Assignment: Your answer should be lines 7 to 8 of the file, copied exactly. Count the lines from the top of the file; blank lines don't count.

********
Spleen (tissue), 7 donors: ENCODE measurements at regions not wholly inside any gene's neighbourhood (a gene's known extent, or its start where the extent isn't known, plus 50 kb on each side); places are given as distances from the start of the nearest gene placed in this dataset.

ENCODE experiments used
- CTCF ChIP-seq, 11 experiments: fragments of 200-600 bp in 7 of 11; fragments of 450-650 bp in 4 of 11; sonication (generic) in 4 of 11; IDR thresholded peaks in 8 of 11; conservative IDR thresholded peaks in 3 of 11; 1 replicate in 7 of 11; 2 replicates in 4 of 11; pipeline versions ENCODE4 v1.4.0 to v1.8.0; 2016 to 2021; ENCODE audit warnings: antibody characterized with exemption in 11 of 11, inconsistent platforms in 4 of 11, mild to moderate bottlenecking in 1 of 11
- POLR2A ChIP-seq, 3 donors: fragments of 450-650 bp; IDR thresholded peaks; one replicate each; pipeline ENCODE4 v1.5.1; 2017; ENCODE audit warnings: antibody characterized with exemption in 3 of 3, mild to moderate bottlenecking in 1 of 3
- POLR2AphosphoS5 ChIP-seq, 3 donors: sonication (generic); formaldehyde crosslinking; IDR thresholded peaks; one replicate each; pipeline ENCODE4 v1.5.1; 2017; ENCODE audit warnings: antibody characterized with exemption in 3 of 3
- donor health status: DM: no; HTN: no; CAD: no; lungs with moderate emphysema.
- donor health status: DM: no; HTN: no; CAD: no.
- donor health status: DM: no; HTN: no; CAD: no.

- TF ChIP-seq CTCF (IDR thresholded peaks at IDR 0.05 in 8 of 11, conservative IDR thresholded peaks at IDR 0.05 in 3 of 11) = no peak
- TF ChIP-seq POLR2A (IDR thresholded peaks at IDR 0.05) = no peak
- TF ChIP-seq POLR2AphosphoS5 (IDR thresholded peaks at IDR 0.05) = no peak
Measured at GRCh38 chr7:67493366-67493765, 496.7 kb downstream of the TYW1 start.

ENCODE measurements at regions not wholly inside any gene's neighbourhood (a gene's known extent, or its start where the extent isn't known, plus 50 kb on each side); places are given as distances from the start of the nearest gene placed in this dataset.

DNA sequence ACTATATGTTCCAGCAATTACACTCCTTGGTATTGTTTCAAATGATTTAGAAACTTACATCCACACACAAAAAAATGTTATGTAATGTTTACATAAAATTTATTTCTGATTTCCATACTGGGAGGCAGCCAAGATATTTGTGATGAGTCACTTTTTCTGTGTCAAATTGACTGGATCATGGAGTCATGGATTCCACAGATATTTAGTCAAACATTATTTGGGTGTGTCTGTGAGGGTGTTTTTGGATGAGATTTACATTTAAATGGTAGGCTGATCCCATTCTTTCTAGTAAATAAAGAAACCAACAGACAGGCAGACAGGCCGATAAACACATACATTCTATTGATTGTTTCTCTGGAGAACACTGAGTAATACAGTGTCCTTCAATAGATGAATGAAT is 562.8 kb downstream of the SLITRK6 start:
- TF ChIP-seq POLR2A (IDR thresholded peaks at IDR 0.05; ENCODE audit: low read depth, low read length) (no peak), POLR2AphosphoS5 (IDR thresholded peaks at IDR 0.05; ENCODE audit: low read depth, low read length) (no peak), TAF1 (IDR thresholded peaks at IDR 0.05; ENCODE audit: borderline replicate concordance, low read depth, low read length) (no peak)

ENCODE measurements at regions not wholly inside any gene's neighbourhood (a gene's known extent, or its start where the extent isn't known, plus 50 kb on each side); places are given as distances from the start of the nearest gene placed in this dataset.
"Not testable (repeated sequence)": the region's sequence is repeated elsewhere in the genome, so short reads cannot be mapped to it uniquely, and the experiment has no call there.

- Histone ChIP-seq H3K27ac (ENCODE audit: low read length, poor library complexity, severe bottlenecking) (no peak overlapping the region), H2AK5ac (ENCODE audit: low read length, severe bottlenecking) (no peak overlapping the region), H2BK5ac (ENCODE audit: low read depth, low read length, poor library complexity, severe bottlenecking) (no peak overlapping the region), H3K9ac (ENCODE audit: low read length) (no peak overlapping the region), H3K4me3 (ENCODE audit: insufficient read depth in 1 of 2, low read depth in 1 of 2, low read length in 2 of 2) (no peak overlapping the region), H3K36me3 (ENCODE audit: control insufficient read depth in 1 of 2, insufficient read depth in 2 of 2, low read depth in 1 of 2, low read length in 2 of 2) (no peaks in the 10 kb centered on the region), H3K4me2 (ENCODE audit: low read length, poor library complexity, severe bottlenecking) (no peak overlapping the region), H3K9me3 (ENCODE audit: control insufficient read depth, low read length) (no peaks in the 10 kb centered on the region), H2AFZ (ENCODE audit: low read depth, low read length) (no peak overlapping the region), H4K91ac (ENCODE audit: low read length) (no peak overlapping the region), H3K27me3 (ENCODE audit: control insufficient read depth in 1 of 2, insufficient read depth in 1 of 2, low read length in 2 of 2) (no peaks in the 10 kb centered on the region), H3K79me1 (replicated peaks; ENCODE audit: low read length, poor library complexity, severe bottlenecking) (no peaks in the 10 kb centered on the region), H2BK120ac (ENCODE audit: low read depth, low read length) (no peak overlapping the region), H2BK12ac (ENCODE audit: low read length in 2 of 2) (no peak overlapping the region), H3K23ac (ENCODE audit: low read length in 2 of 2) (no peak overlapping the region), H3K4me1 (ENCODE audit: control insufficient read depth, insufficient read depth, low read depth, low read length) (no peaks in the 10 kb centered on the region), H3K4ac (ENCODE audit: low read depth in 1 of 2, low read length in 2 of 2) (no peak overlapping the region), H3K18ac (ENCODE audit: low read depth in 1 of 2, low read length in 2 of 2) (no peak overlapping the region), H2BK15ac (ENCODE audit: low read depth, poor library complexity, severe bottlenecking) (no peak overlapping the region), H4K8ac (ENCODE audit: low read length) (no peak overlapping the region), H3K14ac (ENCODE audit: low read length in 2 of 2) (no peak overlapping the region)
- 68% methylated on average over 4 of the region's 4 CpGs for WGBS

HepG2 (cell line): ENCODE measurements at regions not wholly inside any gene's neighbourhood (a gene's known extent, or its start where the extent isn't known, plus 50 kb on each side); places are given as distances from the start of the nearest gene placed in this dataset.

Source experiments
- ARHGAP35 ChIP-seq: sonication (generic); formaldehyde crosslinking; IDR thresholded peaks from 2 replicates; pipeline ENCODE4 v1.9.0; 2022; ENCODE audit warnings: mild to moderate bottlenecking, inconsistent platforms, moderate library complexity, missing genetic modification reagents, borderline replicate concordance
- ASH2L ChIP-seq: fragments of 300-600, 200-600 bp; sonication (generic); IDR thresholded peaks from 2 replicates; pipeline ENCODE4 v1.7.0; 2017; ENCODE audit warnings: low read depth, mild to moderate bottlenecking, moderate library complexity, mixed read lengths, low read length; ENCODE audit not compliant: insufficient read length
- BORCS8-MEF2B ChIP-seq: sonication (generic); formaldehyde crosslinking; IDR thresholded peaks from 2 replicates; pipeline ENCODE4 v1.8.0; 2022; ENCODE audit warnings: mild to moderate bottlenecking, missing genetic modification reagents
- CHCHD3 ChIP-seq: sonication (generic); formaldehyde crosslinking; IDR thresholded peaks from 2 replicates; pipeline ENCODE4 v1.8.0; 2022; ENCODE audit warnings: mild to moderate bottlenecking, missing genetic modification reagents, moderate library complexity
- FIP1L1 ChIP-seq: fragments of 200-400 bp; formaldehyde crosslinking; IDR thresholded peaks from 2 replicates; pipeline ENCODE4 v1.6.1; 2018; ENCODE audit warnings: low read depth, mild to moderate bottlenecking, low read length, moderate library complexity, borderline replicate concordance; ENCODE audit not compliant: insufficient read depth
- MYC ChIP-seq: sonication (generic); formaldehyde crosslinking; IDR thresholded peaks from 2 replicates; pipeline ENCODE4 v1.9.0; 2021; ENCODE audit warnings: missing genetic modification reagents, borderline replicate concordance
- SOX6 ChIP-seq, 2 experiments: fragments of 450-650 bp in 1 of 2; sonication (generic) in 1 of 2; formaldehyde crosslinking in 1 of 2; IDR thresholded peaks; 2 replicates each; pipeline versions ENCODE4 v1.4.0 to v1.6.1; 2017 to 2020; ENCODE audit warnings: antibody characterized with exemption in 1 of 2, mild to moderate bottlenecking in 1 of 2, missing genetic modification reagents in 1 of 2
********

- donor health status: DM: no; HTN: no; CAD: no.
- donor health status: DM: no; HTN: no; CAD: no.